We are currently making some improvements to our submission platform, but we expect to have it up and running very soon... so watch this space!

Remembrance Page

As part of the original fund-raising campaign for Lest We Forget, donors were offered the chance to create a digital plaque in remembrance of someone from the 1914-1918 generation. This could be a family member, or someone they had heard of who had inspired them. To visit the Remembrance Page, click here.

Frequently Asked Questions

What is ‘Lest We Forget’?

‘Lest We Forget’ is a project that aims to empower local organisations (schools, local history groups, community centres) to run Digital Collection Days. The idea is that at such a day members of the community will bring in material they own related to the First World War for it to be digitised (a digital photo is taken). The digitised material will then be uploaded to a website for everyone else to see and share. We want this to be a national effort leading up to the 100th anniversary of the Armistice in 2018 when we will launch the collection.

What help will you give me if I want to run a Digital Collection Day?

On this site you can download a training pack that gives you a complete guide to running your own Digital Collection Day. You can also download a variety of forms, posters, images and templates to use on the day. The training pack offers precise instructions relating to what type of venue you should try to use (village hall, school library, etc), how many people you might need, what their roles and responsibilities would be, and how to digitize the material and upload it to our site. If you are at all interested in running such an event then contact us at ww1collections@it.ox.ac.ukTo download the training pack and posters click here and scroll down to the section entitled 'What do I need to hold a Digital Collection Day?'.

Will you be giving any other training?

Yes. We are planning to run a training day here at Oxford in early 2018 for anyone wishing to run a digital collection day. If you are interested please contact us at ww1collections@it.ox.ac.uk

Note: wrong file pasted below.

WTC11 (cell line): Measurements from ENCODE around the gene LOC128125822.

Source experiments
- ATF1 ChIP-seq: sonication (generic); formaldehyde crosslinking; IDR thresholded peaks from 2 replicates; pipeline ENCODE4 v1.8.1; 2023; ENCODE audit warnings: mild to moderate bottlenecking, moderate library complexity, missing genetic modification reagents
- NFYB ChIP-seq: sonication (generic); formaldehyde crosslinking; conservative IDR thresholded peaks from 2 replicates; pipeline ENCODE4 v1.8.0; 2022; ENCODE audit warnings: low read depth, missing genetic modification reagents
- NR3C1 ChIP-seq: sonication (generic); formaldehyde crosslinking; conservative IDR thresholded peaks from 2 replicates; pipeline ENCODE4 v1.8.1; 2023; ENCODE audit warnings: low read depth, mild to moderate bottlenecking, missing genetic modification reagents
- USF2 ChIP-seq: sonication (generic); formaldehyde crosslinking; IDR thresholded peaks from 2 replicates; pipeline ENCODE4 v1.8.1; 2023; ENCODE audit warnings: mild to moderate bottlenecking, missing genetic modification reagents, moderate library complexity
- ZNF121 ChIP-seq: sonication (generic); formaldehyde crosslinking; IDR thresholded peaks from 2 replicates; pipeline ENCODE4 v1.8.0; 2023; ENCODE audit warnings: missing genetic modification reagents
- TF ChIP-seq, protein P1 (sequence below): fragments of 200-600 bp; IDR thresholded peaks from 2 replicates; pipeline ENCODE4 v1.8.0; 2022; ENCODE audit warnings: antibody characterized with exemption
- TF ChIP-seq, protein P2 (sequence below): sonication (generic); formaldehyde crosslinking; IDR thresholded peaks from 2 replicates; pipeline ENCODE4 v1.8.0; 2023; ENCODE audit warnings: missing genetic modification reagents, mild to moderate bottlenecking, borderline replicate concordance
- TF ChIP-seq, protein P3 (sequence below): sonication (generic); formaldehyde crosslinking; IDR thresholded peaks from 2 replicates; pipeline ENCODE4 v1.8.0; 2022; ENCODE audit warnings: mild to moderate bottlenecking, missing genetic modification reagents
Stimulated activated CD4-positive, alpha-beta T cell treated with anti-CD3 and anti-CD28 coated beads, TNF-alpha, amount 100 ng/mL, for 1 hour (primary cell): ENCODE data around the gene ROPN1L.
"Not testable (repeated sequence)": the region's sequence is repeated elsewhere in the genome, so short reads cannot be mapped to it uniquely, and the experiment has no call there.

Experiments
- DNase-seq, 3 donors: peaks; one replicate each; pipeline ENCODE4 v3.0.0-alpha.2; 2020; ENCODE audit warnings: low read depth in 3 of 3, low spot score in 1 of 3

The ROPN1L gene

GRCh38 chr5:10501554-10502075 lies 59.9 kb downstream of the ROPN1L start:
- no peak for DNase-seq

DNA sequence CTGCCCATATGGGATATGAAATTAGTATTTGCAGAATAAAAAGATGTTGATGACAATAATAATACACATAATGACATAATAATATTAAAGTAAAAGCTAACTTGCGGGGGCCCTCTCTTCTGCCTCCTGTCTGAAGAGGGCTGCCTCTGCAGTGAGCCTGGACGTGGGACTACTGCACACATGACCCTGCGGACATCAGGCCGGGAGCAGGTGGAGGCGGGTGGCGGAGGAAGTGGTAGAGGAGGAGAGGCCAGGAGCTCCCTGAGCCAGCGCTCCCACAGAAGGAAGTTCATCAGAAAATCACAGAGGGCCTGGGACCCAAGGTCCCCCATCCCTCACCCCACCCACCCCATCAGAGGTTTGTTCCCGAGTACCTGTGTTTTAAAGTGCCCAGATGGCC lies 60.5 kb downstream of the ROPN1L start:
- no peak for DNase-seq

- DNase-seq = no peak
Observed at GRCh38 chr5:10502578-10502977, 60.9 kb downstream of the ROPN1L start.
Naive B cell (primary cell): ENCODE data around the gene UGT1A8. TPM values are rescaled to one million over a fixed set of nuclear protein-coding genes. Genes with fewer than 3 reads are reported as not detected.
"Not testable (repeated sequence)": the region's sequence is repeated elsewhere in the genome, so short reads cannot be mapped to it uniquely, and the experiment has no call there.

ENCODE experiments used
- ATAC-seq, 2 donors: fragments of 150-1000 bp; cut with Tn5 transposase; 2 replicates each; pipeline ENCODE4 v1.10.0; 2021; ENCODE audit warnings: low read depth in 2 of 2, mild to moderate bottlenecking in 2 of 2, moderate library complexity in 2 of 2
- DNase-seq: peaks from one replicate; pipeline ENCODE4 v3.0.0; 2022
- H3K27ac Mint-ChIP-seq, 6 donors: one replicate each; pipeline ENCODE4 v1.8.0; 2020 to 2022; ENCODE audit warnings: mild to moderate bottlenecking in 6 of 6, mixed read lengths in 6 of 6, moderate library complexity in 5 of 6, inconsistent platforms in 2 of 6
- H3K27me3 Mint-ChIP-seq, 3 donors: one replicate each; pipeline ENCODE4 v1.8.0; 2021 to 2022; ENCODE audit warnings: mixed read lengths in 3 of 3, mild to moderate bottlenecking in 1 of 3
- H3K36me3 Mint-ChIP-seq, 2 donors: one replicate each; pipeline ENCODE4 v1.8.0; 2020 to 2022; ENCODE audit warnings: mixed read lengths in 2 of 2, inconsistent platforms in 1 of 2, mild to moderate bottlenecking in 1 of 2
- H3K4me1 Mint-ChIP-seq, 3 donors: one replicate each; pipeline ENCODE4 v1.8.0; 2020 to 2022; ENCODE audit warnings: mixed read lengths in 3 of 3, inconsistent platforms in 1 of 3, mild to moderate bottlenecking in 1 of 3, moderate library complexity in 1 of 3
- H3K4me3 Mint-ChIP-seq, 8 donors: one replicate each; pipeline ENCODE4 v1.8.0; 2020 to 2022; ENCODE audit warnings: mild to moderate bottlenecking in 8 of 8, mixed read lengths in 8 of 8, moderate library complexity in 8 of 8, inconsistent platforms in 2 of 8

What happens to the material when it is uploaded?

We will store all the material on our systems and the release it as a searchable database in November 2018. In addition we will also add all the material to the large European research database called Europeana 1914-1918. Everything we collect will be freely available world-wide for anyone to reuse.

Do you keep any of the objects?

No. We are purely interested in collecting digital photographs of the objects any accompanying stories. We do not retain the physical item but are happy to advise on appropriate museums to contact.

Why are you doing this?

Because every day the objects (letters, photos, memoirs, diaries, souvenirs, etc) of the men, women, and children who were part of the 1914-1918 generation are being lost. This project not only attempts to save these items digitally but also the stories attached to them – why were these kept by the family?

Can I donate money to help the project?

Yes! This is all funded by public donations so to help us further please give whatever you can at the University of Oxford’s ‘Just Giving’ site.

I have an item from WW1 but do not wish to run a Digital Collection Day. What can I do?

First, keep an eye on this website as we will alert you to events around the country that we know of. Alternatively you can also submit the item yourself online. We will be posting details on how to do this in due course. 

Contact

Send all enquiries to ww1collections@it.ox.ac.uk and we will try to get back to you as soon as we can.

Alternatively, visit our facebook or twitter pages for latest news and instant messaging facilities.